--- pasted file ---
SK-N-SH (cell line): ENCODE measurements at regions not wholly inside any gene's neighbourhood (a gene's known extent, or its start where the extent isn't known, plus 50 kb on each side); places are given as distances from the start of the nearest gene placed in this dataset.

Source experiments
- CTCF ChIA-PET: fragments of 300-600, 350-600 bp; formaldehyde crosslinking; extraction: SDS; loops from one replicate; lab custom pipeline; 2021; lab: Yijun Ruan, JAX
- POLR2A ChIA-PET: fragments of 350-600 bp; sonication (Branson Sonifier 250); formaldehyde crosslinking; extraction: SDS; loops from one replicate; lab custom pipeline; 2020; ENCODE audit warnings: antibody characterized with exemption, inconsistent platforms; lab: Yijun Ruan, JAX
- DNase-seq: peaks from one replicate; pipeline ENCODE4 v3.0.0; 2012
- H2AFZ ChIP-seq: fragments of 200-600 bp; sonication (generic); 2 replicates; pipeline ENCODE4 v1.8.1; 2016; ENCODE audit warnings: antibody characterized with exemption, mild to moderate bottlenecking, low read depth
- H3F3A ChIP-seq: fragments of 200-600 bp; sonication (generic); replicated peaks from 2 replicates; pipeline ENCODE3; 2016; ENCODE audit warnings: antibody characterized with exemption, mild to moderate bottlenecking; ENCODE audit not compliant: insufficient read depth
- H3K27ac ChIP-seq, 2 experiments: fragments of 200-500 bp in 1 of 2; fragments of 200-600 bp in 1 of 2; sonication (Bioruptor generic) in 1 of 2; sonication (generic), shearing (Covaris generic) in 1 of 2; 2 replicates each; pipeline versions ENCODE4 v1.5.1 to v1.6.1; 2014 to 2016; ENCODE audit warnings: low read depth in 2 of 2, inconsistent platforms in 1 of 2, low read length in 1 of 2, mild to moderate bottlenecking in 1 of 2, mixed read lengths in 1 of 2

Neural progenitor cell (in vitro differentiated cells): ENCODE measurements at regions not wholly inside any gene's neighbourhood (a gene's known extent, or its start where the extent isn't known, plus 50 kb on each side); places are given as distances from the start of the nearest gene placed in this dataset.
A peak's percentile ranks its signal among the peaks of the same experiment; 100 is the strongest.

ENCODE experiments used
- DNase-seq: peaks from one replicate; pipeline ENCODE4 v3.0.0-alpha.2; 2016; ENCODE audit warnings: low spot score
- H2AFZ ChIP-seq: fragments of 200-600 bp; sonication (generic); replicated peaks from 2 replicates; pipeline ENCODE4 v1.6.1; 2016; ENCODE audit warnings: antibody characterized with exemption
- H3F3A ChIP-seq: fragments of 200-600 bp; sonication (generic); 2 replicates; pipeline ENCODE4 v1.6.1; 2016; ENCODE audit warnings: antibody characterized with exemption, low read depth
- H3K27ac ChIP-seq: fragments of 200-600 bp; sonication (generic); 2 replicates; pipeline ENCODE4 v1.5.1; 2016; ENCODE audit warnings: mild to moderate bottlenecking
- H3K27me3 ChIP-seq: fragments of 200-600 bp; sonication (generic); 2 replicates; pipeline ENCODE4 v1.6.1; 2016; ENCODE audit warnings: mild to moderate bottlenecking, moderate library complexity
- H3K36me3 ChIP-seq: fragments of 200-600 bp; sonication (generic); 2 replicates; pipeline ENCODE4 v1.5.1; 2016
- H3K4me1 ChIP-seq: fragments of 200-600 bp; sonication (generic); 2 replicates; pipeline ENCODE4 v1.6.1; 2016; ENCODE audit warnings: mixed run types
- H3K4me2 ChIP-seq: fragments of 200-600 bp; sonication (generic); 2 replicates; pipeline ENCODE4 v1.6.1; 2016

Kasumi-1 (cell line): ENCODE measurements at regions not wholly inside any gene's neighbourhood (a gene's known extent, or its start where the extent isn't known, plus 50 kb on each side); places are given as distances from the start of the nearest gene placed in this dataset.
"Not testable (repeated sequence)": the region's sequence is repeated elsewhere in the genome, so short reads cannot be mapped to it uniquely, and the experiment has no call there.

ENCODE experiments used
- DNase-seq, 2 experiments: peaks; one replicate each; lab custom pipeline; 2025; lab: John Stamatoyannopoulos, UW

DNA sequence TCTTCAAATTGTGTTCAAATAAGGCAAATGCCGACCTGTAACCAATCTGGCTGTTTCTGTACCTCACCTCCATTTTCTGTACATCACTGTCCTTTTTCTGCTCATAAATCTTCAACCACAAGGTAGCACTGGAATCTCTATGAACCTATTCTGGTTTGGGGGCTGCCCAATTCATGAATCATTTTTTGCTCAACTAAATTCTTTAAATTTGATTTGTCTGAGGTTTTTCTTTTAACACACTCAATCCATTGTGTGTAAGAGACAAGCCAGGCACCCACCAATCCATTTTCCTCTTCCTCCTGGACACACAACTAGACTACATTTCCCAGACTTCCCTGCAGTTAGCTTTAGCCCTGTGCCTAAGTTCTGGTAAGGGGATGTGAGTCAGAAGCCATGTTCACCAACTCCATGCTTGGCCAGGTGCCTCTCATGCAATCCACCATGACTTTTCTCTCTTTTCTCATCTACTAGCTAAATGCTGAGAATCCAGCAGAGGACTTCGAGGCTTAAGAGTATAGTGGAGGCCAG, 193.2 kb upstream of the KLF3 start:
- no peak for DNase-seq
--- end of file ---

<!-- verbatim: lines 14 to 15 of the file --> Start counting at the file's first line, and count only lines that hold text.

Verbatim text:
- H3F3A ChIP-seq: fragments of 200-600 bp; sonication (generic); 2 replicates; pipeline ENCODE4 v1.6.1; 2016; ENCODE audit warnings: antibody characterized with exemption, low read depth
- H3K27ac ChIP-seq: fragments of 200-600 bp; sonication (generic); 2 replicates; pipeline ENCODE4 v1.5.1; 2016; ENCODE audit warnings: mild to moderate bottlenecking